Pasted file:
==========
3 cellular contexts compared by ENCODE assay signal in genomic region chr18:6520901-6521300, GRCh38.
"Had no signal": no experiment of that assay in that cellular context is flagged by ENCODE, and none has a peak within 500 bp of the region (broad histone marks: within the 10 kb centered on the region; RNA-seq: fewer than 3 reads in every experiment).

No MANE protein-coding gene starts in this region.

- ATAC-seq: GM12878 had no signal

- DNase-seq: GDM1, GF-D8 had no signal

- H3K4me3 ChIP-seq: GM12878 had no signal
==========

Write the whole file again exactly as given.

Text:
3 cellular contexts compared by ENCODE assay signal in genomic region chr18:6520901-6521300, GRCh38.
"Had no signal": no experiment of that assay in that cellular context is flagged by ENCODE, and none has a peak within 500 bp of the region (broad histone marks: within the 10 kb centered on the region; RNA-seq: fewer than 3 reads in every experiment).

No MANE protein-coding gene starts in this region.

- ATAC-seq: GM12878 had no signal

- DNase-seq: GDM1, GF-D8 had no signal

- H3K4me3 ChIP-seq: GM12878 had no signal